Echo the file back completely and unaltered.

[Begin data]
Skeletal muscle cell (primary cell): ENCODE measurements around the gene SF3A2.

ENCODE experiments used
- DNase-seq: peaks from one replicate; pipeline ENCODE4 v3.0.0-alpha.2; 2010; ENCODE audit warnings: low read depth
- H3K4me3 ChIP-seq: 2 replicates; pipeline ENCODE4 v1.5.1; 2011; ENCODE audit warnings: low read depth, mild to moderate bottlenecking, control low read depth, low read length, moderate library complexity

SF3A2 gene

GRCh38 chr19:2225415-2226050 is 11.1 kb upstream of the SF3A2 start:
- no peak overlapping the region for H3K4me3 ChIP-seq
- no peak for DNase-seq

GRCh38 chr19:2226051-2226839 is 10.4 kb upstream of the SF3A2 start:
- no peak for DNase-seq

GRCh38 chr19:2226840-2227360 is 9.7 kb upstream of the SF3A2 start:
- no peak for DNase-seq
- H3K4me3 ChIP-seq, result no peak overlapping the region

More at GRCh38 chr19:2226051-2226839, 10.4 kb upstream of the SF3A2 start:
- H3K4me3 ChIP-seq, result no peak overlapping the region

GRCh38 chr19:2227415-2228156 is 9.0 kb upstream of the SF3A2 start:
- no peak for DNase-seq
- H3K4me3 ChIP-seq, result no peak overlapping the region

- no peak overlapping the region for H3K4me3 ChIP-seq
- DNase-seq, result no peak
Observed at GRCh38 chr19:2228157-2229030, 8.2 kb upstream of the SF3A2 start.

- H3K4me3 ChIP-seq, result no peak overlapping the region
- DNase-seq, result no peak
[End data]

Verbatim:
Skeletal muscle cell (primary cell): ENCODE measurements around the gene SF3A2.

ENCODE experiments used
- DNase-seq: peaks from one replicate; pipeline ENCODE4 v3.0.0-alpha.2; 2010; ENCODE audit warnings: low read depth
- H3K4me3 ChIP-seq: 2 replicates; pipeline ENCODE4 v1.5.1; 2011; ENCODE audit warnings: low read depth, mild to moderate bottlenecking, control low read depth, low read length, moderate library complexity

SF3A2 gene

GRCh38 chr19:2225415-2226050 is 11.1 kb upstream of the SF3A2 start:
- no peak overlapping the region for H3K4me3 ChIP-seq
- no peak for DNase-seq

GRCh38 chr19:2226051-2226839 is 10.4 kb upstream of the SF3A2 start:
- no peak for DNase-seq

GRCh38 chr19:2226840-2227360 is 9.7 kb upstream of the SF3A2 start:
- no peak for DNase-seq
- H3K4me3 ChIP-seq, result no peak overlapping the region

More at GRCh38 chr19:2226051-2226839, 10.4 kb upstream of the SF3A2 start:
- H3K4me3 ChIP-seq, result no peak overlapping the region

GRCh38 chr19:2227415-2228156 is 9.0 kb upstream of the SF3A2 start:
- no peak for DNase-seq
- H3K4me3 ChIP-seq, result no peak overlapping the region

- no peak overlapping the region for H3K4me3 ChIP-seq
- DNase-seq, result no peak
Observed at GRCh38 chr19:2228157-2229030, 8.2 kb upstream of the SF3A2 start.

- H3K4me3 ChIP-seq, result no peak overlapping the region
- DNase-seq, result no peak